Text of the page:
Figure 2.
 
Response saturation with flash stimuli. (A) Positive and negative flash (50 msec) responses at two contrasts for on, off MC and PC cells, averaged over 20 responses (2 degree field, 10 cd/m2 background). On- and off-center MC cells give responses to both positive and negative flashes. Responses are more transient at high contrast. PC cell responses are only apparent at high contrast. (B) Response amplitude (50 msec window, maintained activity subtracted) as a function of contrast for different cell groups (average of 8–10 cells for each class/condition). Curves show fits of Equation 1. (C) The fit parameters from B are used to predict detection/discrimination thresholds for a detector with a 10 imp/sec threshold criterion. The x axis is transformed relative to the pedestal luminance. Using Equation 2, detection (arrowed) and discrimination thresholds are predicted; further details are in the text.
Figure 3.
 
Effect of steady pedestal on cellular contrast sensitivity. (A) Response amplitudes of MC and PC cells (mean of 8–10 cells) when flashes are presented on different steady pedestal backgrounds. Data for two of five pedestals are shown (3.15, 7.92 cd/m2). The x axis represents absolute flash amplitude. For MC cells, the high pedestal level generates smaller responses than the lower pedestal level. This effect is not obvious in PC cells. (B) Contrast sensitivity (threshold amplitude; 10 imp/sec criterion) for MC and PC cells as a function of steady pedestal luminance. The y axis is interrupted because PC cells are much less responsive. For MC cells a close to Weber relationship is apparent, as discussed in the text.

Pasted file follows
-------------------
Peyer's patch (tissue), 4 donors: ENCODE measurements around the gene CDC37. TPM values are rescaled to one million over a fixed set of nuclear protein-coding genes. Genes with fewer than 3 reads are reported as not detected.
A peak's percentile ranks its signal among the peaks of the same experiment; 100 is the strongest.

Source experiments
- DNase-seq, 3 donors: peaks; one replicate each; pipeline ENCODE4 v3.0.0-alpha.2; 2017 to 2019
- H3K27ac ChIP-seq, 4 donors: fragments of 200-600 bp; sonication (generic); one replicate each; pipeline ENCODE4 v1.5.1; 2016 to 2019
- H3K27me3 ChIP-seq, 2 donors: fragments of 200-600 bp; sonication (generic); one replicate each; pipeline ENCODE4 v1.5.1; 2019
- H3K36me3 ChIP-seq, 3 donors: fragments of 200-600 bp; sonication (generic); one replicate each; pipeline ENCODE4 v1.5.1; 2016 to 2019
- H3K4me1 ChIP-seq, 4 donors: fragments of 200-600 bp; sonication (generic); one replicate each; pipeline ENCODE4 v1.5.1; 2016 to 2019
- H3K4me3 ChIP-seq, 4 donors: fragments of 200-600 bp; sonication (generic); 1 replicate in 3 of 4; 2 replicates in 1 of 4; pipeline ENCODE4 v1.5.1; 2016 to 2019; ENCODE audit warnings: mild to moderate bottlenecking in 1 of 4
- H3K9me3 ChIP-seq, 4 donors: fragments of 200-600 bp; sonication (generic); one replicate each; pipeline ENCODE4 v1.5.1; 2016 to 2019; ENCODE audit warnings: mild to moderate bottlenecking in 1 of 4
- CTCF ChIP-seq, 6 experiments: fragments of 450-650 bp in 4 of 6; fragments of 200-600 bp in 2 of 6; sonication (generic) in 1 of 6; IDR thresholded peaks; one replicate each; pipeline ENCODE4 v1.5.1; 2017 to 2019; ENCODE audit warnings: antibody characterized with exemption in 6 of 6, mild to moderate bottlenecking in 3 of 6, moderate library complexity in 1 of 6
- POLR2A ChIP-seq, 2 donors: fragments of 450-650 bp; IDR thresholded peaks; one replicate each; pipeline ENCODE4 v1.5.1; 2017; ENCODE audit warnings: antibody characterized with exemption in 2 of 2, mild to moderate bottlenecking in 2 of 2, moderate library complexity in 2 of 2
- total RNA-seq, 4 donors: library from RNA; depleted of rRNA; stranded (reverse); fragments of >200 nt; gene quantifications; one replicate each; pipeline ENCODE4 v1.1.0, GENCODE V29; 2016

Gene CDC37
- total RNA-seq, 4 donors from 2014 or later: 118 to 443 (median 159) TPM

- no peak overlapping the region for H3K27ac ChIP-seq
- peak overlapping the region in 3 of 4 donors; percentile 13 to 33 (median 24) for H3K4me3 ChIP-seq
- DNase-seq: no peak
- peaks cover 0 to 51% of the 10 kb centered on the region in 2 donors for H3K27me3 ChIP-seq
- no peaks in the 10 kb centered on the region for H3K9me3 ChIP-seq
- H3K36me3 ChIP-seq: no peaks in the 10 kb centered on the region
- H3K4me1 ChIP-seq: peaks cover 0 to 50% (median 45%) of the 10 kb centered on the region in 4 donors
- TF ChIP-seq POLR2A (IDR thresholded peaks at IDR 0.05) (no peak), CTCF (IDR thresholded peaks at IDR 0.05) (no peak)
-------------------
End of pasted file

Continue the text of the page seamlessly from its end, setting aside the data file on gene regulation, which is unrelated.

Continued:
Figure 3.
 
Effect of steady pedestal on cellular contrast sensitivity. (A) Response amplitudes of MC and PC cells (mean of 8–10 cells) when flashes are presented on different steady pedestal backgrounds. Data for two of five pedestals are shown (3.15, 7.92 cd/m2). The x axis represents absolute flash amplitude. For MC cells, the high pedestal level generates smaller responses than the lower pedestal level. This effect is not obvious in PC cells. (B) Contrast sensitivity (threshold amplitude; 10 imp/sec criterion) for MC and PC cells as a function of steady pedestal luminance. The y axis is interrupted because PC cells are much less responsive. For MC cells a close to Weber relationship is apparent, as discussed in the text.
Figure 4.
 
Contrast-response relationships with moving stimuli. (A) Cell response histograms from moving edge responses (4 deg/sec, 0.12 Weber contrast) for MC and PC cells. MC cell response is vigorous. (B) Mean response amplitude as a function of contrast for different cell classes (3–8 cells per class). Amplitude measured from a 50 msec window and maintained activity subtracted. Solid lines show fits of Equation 1. (C) Fit parameters are used to predict detection/discrimination thresholds for a detector with a 10 imp/sec threshold criterion, as in Figure 2C.
Figure 4.
 
Contrast-response relationships with moving stimuli. (A) Cell response histograms from moving edge responses (4 deg/sec, 0.12 Weber contrast) for MC and PC cells. MC cell response is vigorous. (B) Mean response amplitude as a function of contrast for different cell classes (3–8 cells per class). Amplitude measured from a 50 msec window and maintained activity subtracted. Solid lines show fits of Equation 1. (C) Fit parameters are used to predict detection/discrimination thresholds for a detector with a 10 imp/sec threshold criterion, as in Figure 2C.
Figure 5.